Delivering Dinner: Online Meal Ordering

July 6, 2020

Man looking up from computer

The COVID-19 pandemic has led to a dramatic increase in online meal ordering, just like it has changed consumer behavior in online grocery. In fact, currently 86% of consumers are ordering meals online. While many traditional options for online meal ordering, such as Chinese takeout and pizza have long been mainstream, third party ordering and delivery services have recently expanded the market. With more consumers cooking and dining at home, foodservice operators have quickly adopted this strategy or even started implementing their own infrastructure for online ordering and meal delivery to remain competitive. 

As a result, the National Cattlemen’s Beef Association, a contractor to the Beef Checkoff, sought to understand more about this market by conducting an online survey with 800 respondents. The research looked at who orders meals online, what their motivations and barriers are for doing so, and what kind of food—including beef meals—they purchase or prefer most and why. 

Currently, 40% of consumers are ordering at least one meal online a week. 16% just started doing so, while 53% have increased this behavior through the COVID-19 environment. The current climate is certainly driving some consumers to order online, with the top reason for doing so being COVID-19 and another reason being to avoid crowds, obviously related to the pandemic. Across the total, 73% plan to continue or increase this behavior in the future. More specifically, while some order for pick-up, more are using a delivery option. Those who are ordering meals online more frequently tend to live in urban locations, have a higher income, and fall in the age range of 25-34. Unsurprisingly, most are typically ordering the meals for pick-up or delivery to their home; however, just as many consumers also place orders at a friend or family member’s home as they do work.  

Through the current environment has led to more consumers ordering meals online, the time it saves, and its growing availability will keep consumers coming back. Specifically, half of consumers have used third-party apps such as Grubhub, UberEats,DoorDash, and Postmates, while 37% of consumers have ordered online and picked up at the restaurant and 28% have had the actual restaurant deliver. With all these options, results from the research showed the top three protein categories consumers purchase most are beef burgers, chicken sandwiches, and Mexican beef meals. 

There are barriers to online ordering. In comparison to other ecommerce platforms, the online meal space has more challenges in terms of usability of platforms for their online shopping experience. Some consumers cite issues with having to download and navigate an app—when sometimes it’s just easier to call. Additionally, the costs associated with a delivery option does deter some, with 34% stating they don’t want to pay delivery fees. Reducing or providing free delivery or offering a guarantee attached to the cost of delivery could help offset pricing concerns.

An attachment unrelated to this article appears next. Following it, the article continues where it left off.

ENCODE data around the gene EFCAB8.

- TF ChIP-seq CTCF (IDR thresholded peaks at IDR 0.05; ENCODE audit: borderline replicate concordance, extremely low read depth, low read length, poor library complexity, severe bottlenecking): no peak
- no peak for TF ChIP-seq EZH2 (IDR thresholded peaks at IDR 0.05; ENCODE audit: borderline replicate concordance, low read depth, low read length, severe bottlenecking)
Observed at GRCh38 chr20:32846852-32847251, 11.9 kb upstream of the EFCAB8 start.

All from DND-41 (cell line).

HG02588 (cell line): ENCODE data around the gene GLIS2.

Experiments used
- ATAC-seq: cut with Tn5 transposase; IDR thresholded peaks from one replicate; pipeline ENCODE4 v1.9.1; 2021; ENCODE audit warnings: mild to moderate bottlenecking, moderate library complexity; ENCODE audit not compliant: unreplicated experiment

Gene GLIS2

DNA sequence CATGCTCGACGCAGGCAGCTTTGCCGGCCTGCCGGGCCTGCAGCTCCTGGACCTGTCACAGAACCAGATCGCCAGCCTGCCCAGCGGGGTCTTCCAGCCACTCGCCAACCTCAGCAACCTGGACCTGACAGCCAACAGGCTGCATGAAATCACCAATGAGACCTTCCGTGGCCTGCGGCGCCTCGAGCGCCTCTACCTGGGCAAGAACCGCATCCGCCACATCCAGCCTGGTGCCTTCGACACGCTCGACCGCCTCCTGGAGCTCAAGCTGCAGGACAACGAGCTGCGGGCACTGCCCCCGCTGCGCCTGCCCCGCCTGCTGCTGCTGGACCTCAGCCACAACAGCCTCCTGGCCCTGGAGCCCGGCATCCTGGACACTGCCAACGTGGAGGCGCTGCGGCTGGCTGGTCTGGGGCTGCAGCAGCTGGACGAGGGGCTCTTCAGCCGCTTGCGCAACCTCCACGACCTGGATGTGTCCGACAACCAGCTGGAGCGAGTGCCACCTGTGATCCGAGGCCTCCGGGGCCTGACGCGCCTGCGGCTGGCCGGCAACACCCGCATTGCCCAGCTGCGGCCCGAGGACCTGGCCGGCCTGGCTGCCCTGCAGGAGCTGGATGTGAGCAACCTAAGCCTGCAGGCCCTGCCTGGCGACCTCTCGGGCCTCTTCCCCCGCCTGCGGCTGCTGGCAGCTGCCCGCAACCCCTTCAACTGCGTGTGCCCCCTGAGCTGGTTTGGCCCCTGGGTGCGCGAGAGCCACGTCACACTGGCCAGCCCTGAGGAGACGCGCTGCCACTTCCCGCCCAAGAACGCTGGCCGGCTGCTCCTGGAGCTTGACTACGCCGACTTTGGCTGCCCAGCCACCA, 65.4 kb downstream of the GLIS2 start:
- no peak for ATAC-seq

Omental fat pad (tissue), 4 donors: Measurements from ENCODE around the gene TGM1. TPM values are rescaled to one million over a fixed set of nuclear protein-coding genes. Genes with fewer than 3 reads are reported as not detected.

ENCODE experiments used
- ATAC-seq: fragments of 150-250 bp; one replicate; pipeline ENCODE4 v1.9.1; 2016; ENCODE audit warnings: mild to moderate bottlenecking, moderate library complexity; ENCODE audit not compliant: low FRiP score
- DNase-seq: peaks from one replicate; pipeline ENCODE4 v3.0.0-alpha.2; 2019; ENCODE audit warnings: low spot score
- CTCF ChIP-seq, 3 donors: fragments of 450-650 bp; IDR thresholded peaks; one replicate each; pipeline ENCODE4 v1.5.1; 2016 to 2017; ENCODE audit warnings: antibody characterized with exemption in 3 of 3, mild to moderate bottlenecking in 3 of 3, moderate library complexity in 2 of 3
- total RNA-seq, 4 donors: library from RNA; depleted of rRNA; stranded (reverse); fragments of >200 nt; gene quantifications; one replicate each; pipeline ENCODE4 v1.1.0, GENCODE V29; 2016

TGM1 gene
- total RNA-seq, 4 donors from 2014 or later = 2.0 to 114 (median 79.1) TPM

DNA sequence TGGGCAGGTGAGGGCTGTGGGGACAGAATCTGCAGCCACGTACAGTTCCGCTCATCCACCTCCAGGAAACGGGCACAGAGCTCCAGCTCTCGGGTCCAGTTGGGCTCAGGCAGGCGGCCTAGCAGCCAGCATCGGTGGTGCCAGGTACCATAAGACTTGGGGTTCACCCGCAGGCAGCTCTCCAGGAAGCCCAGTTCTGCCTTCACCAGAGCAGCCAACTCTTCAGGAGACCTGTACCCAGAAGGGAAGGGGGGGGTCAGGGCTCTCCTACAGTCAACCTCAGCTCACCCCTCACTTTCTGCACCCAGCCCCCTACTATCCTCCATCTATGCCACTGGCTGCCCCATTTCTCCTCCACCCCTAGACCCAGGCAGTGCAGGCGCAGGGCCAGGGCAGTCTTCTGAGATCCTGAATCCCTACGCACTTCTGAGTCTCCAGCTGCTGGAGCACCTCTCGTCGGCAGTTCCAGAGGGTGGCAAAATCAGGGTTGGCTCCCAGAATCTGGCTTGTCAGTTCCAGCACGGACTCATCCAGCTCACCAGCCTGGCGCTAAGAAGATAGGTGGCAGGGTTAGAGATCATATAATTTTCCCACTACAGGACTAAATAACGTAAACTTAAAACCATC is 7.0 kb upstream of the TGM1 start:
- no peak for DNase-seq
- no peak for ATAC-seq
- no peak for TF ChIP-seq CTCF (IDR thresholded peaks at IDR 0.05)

Specific to beef, faster delivery and having a satisfaction guarantee is most appealing to incentivize more consumers to order. More importantly, the food arriving warm and with the right degree of doneness is critical for beef meals. As some consumers note: 

"I eat my beef very well done.  Many times, when I am out, I have to send it back to the kitchen to have it cooked a little more.  You can’t do this with delivery."

"Beef is a tricky one to get delivered. I think steak and beef is better when you eat it right away. It could be a full hour from the time it finished cooking to when it was delivered."

As a result, the degree of doneness, meal temperature, and having more information about the meal in general is even more important to consumers when it comes to beef, and consumers would like to see or customize more of these aspects. Establishing a guarantee on the delivery timeframe would help alleviate concerns over delivery timing and the risk of meals going cold or being poor quality. Overall, their lack of trust is a big barrier, putting the responsibility on the delivery service and the restaurant to ensure warm and accurate orders are delivered on time—partnering together on strategies could give efforts to do so more of an impact.

This doesn’t mean consumers currently ordering beef aren’t satisfied with their experience. Most are pleased with the beef meals they’ve ordered, including steak and roast beef. The main aspects of the taste, temperature, and timely delivery of the food all play into a satisfactory beef meal ordered online. In the end, a lack of trust in the online meal ordering experience, especially delivery, is a challenge foodservice operators should work to solve, but the fact that many consumers are already satisfied with their delivered beef meals bodes well for the future of this space and beef.